The Harriet and Kenneth Kupferberg
Resource Center and Archives /
Courtesy of the Queensborough Community College
For students and locals, historians and survivors, the recently opened Harriet and Kenneth Kupferberg Holocaust Resource Center and Archives is a valuable addition to New York's most ethnically diverse borough.
Atop a hill on the campus of Queensborough Community College in Bayside, Queens, next to the administration offices, sits a building with an architectural design that stands out among those around it. The buildings surrounding the new structure are testaments to an older style, boxy stone piles imposing on their environment. The new structure, of steel, glass and tan limestone, allows the world around it in.
The walls facing you on arrival at the Harriet and Kenneth Kupferberg Holocaust Resource Center and Archives are glass; jagged panes in a cube to the right, neat rows of panes to the left. From an outside balcony, the main exhibition space inside is clearly visible.
The only remnant of the building's past is a seam in the floor near the entrance, marking where a loading dock used to be; the presses from Queensborough Community College's former printing office have been replaced by paintings, sketches, artifacts, videotapes and books. The old space has found new life, disseminating knowledge of the Holocaust to New York's most ethnically diverse borough and beyond.
The new center (718-281-5770; www.qcc.cuny.edu), which was officially opened to the public in October 2009, is a far cry from its former home in the basement of Queensborough's library. What started as a single class at the school in 1983 has expanded to include video and book libraries, community and school programming and events, an internship program as well as semester-long art exhibits and a permanent exhibit on the Holocaust. Approximately 200 visitors walk through the doors each month, in addition to an equal number of students who come to the center to do research for classes on and off campus.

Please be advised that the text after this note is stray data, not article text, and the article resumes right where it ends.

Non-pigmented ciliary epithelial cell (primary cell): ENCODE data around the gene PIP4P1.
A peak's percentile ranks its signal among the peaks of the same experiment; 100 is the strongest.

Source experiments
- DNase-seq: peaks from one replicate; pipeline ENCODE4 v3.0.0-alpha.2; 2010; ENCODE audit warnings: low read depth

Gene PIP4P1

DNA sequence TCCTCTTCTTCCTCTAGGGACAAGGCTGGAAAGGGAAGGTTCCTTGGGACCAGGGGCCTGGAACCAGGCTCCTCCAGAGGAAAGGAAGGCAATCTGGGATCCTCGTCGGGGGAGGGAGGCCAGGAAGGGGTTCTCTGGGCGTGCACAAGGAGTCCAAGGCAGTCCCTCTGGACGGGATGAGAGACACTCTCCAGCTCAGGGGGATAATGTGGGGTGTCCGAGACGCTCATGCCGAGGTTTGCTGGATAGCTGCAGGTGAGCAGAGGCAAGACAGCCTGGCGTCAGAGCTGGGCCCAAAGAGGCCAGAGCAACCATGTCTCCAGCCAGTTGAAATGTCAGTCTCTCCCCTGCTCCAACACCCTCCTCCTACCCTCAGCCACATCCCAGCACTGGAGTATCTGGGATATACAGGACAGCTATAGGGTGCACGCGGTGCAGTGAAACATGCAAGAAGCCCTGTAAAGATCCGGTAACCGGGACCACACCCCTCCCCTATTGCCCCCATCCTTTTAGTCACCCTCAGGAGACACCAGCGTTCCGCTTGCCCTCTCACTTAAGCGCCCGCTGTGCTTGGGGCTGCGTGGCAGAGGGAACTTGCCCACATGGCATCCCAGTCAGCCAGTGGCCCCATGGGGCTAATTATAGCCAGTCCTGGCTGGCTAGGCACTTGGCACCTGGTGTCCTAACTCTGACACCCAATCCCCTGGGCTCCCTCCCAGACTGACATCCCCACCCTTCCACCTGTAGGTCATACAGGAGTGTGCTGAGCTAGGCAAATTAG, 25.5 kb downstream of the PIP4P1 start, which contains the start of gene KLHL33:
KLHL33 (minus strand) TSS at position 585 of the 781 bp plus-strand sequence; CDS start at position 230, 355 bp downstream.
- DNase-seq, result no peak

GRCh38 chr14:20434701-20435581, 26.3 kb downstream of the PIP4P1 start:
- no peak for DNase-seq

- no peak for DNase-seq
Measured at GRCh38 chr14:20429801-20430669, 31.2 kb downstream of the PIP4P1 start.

After funding for the center was secured two and a half years ago, Queensborough's President Eduardo Marti asked Arthur Flug, executive director of the internship program, what he envisioned for the future of the center. "I want you to design the Holocaust Center so when people say ‘I'm going to the Holocaust Center,' the [follow-up question is] Washington or Bayside?"
The center's benefactors were residents of Queens. Kenneth Kupferberg, a physicist, worked with his twin brother, Max, on the Manhattan Project. His wife, Harriet, was a retired teacher and a member of the QCC Fund Board. Together they were founding members of Temple Beth Sholom in Flushing. Kenneth died in 1993 and Harriet in 2008, one year after she donated $1 million to build the center.
The newest part of the building, designed by Charles Thanhauser of Tek Architects, is a large enclosure that houses the center's permanent exhibit, a series of movable kiosks and wall-mounted video stations that chronicle the plight of Jews during Hitler's reign. The irregularly shaped glass panels of the walls evoke the shattered glass of Kristallnacht; the balcony outside and some of the inside walls are Jerusalem stone, at Harriet Kupferberg's insistence. The centerpiece is a Torah from the town of Czestochowa in southern Poland, donated to the college in 1988. The Torah, itself a survivor of the Holocaust, serves as a symbol of the indestructibility of the Jewish people, Flug says.
Inside the Harriet and Kenneth Kupferberg Holocaust
Resource Center and Archives /